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Continued from Cattle Drive [Part 1]

Mature Content: No

With: Quentin Cantrell, NPCs
Location: Kalispell to Fort Poison, south end of Flathead Lake.
When: Early September 1875
Time of Day: Varies




Harriet sat astride Shade's big paint, Spirit, that had formerly belonged to Chance Thornton. She had ridden the horse before but never in the animal's capacity as a working cow pony. None of her string of horses had the training for the task at hand. The big gelding flicked his ears, and his body tensed. She could tell the horse was ready to follow the herd of cattle that meandered slowly past. Harriet put a gloved hand on the horse's neck and muttered a few soft words to calm him down.

Three days ago, the San Francisco attorney had been in the office of Lost Lake Ranch's co-owner, Shade Thornton, explaining about the contract and how it had gotten lost. Somehow, it had been misfiled in with completed contracts. The ranch was in the black, but due to a judge's ruling regarding the custody of the five-year-old Thornton twins, it had to show a clear six-percent increase in profits. Losing the contract for twenty-five head of cattle would not impact the ranch's wealth. However, it might cause problems with the custody of the children.


Another issue was the fact that the majority of the hands had ridden south to Missoula with Sage Miller, the ranch's night foreman, to deliver the fall herd to the stockyards. That left the ranch with a skeleton crew. They could not strip the remainder of the riders off the ranch, so she, Quentin Cantrell, and two of the younger hands were tasked with taking the herd to Fort Poison. Who knew that it would be Shade Thornton's sharp eyes that would see the codicil that stated the fort's commander would only take delivery from an owner or suitably high-ranking ranch employee, such as a foreman. The fort's commanding officer required the codicil as a means of preventing fraud and possibly the receipt of stolen cattle.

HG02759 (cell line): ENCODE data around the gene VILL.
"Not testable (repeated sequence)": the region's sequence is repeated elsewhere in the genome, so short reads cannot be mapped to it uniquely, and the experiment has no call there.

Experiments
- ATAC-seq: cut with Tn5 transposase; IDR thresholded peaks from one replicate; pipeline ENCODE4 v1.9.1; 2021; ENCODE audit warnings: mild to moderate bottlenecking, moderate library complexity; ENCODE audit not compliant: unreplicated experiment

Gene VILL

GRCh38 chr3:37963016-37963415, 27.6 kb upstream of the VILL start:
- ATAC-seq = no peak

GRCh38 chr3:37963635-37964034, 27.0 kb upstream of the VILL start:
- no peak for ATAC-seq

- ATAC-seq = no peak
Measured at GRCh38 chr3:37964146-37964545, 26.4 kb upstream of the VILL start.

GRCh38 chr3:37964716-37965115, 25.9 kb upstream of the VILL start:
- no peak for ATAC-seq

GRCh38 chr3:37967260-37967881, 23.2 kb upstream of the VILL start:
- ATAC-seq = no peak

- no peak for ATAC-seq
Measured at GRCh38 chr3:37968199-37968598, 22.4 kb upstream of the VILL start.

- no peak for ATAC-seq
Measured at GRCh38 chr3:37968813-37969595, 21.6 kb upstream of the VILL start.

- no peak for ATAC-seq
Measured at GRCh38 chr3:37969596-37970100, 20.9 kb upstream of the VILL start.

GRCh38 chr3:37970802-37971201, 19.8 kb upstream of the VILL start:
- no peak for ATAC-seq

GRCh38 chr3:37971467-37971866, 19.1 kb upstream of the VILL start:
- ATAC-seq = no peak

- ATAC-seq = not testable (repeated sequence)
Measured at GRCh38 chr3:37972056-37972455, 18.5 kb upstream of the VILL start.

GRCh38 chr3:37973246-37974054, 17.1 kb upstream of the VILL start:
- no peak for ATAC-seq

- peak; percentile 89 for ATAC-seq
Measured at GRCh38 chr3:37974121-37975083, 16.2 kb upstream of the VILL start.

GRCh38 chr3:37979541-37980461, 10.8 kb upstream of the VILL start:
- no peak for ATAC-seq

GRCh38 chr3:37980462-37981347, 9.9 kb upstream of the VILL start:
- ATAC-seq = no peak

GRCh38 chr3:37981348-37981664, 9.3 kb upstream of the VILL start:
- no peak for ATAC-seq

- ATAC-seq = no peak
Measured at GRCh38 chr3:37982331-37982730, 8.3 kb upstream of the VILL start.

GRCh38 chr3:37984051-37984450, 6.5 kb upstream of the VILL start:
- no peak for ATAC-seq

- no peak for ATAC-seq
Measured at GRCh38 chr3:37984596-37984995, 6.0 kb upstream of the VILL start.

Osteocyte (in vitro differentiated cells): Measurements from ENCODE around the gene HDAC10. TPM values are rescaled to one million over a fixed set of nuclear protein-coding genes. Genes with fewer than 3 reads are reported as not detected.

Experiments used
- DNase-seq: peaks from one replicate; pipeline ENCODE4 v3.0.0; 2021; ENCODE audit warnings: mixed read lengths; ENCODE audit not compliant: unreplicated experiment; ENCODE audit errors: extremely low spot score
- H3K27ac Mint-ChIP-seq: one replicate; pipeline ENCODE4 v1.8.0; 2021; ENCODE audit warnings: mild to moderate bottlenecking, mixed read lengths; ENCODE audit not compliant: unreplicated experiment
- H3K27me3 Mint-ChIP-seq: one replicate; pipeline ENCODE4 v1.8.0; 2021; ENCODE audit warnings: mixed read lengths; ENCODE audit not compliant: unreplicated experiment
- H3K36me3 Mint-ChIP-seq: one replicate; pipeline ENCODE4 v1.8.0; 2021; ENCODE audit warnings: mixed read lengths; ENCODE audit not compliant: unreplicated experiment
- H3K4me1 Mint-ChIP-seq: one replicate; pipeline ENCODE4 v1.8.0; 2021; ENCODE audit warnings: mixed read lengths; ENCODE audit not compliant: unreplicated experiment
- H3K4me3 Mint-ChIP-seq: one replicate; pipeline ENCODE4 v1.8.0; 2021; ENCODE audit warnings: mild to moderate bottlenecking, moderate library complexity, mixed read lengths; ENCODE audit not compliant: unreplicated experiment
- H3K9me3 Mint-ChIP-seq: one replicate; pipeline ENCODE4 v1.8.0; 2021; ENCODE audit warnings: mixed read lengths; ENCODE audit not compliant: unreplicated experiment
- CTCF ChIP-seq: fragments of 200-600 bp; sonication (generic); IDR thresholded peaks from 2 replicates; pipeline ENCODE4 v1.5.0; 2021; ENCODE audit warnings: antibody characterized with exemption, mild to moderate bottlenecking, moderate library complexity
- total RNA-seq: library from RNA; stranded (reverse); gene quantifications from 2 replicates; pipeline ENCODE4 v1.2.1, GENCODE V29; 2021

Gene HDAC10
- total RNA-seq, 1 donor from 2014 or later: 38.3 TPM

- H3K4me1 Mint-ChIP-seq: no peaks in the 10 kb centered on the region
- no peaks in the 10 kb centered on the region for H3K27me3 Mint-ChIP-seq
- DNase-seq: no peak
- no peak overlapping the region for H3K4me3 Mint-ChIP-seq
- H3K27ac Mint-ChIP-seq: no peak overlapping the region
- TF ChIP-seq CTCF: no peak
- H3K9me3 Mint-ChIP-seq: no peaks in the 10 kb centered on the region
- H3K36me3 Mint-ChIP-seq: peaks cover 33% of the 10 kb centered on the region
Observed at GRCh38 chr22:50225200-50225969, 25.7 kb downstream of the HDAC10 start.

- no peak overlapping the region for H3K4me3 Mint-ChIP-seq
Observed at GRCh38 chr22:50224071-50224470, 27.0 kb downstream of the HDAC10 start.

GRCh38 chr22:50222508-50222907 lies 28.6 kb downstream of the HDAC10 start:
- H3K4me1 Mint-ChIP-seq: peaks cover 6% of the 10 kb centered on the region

Harriet had ridden into town with a letter written by Shade and copies of the appropriate paperwork. She had sent the telegraph on Shade's behalf and put the envelope on the next mail wagon out. It should reach Fort Poison well ahead of the drive. Now, here she sat, wondering precisely what she was supposed to do. Harriet had watched her friend, Regina Thornton, deftly ride, rope, and cut with the best of them. She felt clueless. Harriet hated the feeling of not knowing what to do and of not being in control of her situation.


Suddenly a big red and white heifer broke from the meandering herd and shot toward where she was sitting. Before she could gather her wits and shout "Shoo, cow" at the creature, Spirit launched into action. Harriet uttered a soft shriek and hung on for dear life as the paint zigged and zagged after the heifer finally deftly turning it back to the herd.


Quentin sat Paladin nearby. He brought his gloved hand up and covered his mouth to hide his wide grin as he watched the shrieking woman atop the cow pony as it herded the stray. He quickly schooled his features as her horse steadied and she shot a look over at him. "Ahem...You're doing fine, Harriet!"


"At least I am doing something!" Harriet snapped. She glared at the big paint gelding she was riding. "Bad horse," she muttered under her breath. At least the two hands and wagon driver were pretending to be preoccupied with the herd...or the horizon.